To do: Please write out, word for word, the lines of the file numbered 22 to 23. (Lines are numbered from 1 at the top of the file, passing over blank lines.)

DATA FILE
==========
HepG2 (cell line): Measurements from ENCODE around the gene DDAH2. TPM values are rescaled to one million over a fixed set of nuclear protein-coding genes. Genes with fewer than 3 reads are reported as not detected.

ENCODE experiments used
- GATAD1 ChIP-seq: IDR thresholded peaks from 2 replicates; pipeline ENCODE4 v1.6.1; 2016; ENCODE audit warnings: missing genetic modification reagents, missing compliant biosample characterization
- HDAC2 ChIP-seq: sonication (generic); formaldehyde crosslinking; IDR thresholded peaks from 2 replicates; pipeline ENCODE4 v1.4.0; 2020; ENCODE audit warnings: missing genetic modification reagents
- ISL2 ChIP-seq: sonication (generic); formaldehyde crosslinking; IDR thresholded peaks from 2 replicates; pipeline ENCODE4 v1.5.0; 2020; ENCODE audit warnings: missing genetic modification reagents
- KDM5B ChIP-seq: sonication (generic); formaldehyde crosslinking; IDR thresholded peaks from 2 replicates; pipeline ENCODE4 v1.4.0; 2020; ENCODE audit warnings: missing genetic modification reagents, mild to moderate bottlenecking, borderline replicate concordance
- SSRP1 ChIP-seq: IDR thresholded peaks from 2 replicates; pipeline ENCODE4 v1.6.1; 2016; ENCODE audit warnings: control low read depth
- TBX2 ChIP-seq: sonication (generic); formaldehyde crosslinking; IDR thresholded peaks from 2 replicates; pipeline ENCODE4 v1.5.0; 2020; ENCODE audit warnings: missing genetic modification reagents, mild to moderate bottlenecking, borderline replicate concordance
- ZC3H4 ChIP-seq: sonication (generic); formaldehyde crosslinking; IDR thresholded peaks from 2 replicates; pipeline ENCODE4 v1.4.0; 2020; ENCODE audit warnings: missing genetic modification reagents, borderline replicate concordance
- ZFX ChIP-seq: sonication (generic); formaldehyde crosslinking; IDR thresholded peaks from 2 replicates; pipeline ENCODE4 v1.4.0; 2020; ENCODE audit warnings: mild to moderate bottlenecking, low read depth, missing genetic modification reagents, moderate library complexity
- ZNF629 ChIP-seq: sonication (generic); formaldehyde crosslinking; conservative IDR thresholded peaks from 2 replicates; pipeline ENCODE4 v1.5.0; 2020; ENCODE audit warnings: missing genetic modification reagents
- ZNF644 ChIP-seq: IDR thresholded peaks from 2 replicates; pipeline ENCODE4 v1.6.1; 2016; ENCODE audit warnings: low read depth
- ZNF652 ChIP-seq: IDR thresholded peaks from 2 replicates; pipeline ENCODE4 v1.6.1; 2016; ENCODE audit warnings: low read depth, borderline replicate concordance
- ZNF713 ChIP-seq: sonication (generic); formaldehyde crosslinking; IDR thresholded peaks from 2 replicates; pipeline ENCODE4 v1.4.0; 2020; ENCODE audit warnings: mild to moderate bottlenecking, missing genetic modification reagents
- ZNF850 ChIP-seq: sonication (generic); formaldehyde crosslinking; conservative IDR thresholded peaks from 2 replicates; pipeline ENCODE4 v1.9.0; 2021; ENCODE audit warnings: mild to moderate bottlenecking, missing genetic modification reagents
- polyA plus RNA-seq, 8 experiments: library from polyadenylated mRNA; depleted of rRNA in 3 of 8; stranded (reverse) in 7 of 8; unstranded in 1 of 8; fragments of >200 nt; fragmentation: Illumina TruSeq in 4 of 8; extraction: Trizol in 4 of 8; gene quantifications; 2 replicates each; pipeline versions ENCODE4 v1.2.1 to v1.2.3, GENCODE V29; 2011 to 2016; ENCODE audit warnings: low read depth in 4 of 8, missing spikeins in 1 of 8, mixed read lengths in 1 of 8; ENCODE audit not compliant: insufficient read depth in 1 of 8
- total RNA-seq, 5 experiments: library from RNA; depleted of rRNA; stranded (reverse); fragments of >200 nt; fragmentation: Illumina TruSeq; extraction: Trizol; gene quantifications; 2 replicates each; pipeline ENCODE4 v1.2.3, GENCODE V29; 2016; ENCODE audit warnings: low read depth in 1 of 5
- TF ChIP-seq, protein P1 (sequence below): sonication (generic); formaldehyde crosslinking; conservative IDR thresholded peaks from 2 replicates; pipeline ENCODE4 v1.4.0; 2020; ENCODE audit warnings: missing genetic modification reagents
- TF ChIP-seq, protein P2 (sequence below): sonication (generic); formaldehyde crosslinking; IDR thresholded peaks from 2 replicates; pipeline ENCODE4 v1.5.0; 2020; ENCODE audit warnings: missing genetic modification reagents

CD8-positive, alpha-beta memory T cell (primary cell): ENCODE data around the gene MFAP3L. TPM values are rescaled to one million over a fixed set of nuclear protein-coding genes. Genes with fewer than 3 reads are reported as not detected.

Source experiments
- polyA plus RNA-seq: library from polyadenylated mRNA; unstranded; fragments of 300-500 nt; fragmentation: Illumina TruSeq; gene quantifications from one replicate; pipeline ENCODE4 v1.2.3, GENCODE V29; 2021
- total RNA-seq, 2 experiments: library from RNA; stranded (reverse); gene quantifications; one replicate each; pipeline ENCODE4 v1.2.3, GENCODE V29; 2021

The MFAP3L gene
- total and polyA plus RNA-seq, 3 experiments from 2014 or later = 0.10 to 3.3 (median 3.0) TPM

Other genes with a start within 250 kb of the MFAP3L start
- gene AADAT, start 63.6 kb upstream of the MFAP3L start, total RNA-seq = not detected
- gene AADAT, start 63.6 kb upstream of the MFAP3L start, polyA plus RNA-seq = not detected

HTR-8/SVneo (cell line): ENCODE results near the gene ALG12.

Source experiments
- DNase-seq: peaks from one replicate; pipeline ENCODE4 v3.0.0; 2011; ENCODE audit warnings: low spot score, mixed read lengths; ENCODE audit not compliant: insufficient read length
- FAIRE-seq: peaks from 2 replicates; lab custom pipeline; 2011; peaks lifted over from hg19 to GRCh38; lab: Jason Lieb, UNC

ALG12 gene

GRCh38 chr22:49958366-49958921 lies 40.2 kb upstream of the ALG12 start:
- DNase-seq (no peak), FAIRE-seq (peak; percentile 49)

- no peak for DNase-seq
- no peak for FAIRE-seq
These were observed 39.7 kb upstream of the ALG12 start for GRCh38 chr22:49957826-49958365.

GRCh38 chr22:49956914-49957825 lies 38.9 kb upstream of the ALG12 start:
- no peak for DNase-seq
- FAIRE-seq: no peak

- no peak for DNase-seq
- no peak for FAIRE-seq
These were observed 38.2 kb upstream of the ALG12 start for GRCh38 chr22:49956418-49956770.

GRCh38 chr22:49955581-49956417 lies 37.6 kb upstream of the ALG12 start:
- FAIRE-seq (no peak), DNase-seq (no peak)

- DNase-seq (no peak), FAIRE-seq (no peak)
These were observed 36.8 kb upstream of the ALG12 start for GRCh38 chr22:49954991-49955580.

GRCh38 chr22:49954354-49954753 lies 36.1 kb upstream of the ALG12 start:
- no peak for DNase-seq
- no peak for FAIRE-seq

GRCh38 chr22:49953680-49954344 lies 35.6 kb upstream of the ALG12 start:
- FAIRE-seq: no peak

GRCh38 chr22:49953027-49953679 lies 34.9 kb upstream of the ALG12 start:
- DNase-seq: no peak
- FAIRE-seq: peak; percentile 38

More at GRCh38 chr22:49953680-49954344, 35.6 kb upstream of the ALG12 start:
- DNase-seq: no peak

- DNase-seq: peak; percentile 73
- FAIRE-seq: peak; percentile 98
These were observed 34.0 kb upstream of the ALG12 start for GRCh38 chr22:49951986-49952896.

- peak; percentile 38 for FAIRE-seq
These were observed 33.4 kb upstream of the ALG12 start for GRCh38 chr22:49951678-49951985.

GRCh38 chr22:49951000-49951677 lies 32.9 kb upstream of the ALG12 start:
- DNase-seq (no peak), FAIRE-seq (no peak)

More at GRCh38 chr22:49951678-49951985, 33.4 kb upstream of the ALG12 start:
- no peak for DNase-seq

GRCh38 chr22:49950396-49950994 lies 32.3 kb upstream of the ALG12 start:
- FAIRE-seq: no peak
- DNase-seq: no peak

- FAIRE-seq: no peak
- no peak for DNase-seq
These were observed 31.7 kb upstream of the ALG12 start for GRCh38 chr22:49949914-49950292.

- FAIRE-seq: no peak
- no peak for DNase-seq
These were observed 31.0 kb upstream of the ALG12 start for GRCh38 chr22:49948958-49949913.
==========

- polyA plus RNA-seq: library from polyadenylated mRNA; unstranded; fragments of 300-500 nt; fragmentation: Illumina TruSeq; gene quantifications from one replicate; pipeline ENCODE4 v1.2.3, GENCODE V29; 2021
- total RNA-seq, 2 experiments: library from RNA; stranded (reverse); gene quantifications; one replicate each; pipeline ENCODE4 v1.2.3, GENCODE V29; 2021